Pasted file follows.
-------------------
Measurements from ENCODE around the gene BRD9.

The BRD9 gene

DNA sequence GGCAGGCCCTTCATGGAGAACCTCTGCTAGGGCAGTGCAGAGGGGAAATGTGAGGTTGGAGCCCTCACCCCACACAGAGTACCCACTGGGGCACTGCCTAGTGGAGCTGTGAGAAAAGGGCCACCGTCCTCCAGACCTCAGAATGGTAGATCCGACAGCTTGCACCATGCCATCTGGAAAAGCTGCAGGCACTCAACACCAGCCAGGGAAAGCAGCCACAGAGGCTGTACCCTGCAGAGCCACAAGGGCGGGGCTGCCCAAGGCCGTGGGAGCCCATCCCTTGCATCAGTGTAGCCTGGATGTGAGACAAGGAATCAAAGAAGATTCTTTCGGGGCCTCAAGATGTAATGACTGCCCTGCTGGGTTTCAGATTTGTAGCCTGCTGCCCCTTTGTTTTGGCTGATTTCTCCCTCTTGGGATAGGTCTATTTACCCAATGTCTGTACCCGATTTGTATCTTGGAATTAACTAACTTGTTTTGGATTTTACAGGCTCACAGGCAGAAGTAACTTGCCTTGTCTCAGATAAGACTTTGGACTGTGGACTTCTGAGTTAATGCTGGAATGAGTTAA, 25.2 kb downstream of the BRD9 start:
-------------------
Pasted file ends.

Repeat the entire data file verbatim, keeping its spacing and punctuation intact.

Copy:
Measurements from ENCODE around the gene BRD9.

The BRD9 gene

DNA sequence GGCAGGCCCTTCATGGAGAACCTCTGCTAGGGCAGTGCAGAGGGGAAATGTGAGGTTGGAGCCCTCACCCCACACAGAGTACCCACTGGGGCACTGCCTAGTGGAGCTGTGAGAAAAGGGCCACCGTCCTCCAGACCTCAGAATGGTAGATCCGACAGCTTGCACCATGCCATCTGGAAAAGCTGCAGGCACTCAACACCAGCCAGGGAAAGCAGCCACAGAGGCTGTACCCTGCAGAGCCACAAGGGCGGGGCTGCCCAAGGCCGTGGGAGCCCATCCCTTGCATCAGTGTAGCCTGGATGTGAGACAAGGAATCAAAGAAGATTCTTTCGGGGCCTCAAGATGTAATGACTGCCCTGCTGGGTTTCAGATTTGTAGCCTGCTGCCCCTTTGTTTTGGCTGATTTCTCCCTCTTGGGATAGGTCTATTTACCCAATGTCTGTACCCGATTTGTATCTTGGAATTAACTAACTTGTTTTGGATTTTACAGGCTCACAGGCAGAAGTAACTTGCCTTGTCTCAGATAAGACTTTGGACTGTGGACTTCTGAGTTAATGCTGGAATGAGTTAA, 25.2 kb downstream of the BRD9 start: